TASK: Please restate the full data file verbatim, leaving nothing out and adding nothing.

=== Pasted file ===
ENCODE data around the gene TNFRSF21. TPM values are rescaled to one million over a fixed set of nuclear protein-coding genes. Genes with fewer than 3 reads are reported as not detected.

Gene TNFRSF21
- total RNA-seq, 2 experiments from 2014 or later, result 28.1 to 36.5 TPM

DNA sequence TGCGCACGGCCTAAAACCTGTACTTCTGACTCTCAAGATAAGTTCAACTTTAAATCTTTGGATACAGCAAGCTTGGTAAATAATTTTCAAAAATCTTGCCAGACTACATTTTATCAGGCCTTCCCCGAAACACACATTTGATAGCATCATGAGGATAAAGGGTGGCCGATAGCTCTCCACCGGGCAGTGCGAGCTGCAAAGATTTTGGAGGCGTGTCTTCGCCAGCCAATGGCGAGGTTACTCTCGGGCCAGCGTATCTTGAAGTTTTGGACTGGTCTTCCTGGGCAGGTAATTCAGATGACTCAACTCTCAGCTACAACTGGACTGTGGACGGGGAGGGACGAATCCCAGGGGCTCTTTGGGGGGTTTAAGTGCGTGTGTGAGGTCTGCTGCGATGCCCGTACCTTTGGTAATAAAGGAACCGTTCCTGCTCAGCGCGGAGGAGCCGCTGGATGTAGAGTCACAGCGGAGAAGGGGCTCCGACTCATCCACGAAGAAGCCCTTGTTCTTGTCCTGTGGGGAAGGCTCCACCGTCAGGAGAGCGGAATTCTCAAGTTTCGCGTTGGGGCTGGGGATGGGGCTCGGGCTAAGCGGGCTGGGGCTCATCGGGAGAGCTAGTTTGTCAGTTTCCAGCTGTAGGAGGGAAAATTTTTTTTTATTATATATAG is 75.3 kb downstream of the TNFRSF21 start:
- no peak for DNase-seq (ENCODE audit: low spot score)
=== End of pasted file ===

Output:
ENCODE data around the gene TNFRSF21. TPM values are rescaled to one million over a fixed set of nuclear protein-coding genes. Genes with fewer than 3 reads are reported as not detected.

Gene TNFRSF21
- total RNA-seq, 2 experiments from 2014 or later, result 28.1 to 36.5 TPM

DNA sequence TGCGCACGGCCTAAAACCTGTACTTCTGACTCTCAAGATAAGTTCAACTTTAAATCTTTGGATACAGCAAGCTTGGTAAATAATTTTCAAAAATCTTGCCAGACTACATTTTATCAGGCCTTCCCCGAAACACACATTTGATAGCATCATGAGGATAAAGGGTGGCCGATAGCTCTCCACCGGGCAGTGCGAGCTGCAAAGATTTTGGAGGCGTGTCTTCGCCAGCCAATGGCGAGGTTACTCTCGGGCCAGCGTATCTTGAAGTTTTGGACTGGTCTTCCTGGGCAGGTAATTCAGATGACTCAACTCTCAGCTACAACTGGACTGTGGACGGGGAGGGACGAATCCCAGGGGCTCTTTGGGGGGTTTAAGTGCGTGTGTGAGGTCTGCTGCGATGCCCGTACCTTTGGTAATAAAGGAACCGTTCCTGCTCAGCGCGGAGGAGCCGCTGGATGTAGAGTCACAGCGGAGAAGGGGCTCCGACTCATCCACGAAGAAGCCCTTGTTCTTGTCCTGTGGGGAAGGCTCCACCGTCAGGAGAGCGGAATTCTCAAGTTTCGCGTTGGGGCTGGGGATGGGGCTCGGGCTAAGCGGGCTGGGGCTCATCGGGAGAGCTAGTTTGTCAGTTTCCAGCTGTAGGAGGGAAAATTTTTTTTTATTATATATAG is 75.3 kb downstream of the TNFRSF21 start:
- no peak for DNase-seq (ENCODE audit: low spot score)